Throughout this process I have felt that due to this required opening of ears that my ears have been expanding to hear different ways of contributing, a side benefit of a wider creative listening. By allowing myself to listen, versus simply hearing, I open myself to fresh creative channels that aid in steering the direction of the musical conversation. The growth of the collaboration is completely interdependent on the listening of each contributor. This growth this enabled when the listening becomes deep and innovative. This is done when each player takes risks in order to push the envelope, allowing for new creative roads to be paved.

Top 4 Tips for Collaboration Expansion

  1. Listen to the other person more than yourself.
  2. Listen for new ideas that you can apply to your own contribution.
  3. Think win-win contribution to melodies, harmonies and rhythms.
  4. Strive to support the other player more than attempting to feature yourself.

Listen to DiM13NSiON HERE

With Appreciation,

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How to Teach Violin to a Toddler

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Toddlers are interesting little human beings. They are SUPER creative, curious, and bright. Toddlers mean well, but still seem to leave a road of destruction in the wake of walking through a room. But regardless of their organization skills, they are still the light that illuminates our future. They too, need support in creative endeavors — like playing the violin!

Many people are trying to find out things that are of interest to their children and teaching them these things at a very young age. Because kids are like sponges, the earlier they can begin learning specific things, they better they are at them. You can use a DVD to teach violin to your toddler. You don’t even have to know how to play yourself. You can get a beginning violin instruction program and help your child learn at home. All you have to do is follow the instructions given in the program. You will know shortly whether your child has an interest in the violin or not.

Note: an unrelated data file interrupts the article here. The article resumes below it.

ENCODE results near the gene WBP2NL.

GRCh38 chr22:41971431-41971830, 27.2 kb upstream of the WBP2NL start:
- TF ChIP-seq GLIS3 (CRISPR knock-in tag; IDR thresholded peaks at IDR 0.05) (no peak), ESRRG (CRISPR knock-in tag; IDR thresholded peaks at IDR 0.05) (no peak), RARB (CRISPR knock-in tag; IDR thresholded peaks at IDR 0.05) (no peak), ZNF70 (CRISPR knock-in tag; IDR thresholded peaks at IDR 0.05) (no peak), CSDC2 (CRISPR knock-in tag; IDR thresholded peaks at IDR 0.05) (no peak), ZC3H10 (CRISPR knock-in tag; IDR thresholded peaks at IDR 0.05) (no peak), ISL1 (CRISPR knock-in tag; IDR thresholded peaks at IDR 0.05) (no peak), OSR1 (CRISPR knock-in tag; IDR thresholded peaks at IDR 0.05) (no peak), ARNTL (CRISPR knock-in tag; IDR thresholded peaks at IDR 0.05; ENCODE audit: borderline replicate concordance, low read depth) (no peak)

Top 5 Ways to Introduce Your Toddler to the Violin

  1. Live concerts
  2. Music games with and instructor
  3. DVD of fun violin concerts
  4. Bring a Musician in your home to perform for your child
  5. Buy a toy violin for your child to try out

If they show an interest and want to keep learning, you can find a private instructor to help them develop their talent even further later on. If they don’t take to the violin, you can always introduce them to other instruments and outlets of creativity.

With Deep Appreciation,

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Why music education is important in public schools

We all know this — but what do we do about it?

This article is a call to action. I’m asking you to contemplate the information I present and talk to your local school district about getting more music to more children in more places.

Music education contributes largely to the overall success of the student in both; life and academia. Music engages both sides of the brain in a way that will change the life of the child forever. 

At the end of the day, what we want is what we select to focus on. Now, it’s time for us to focus on what is best for the next generation.

The choice is yours…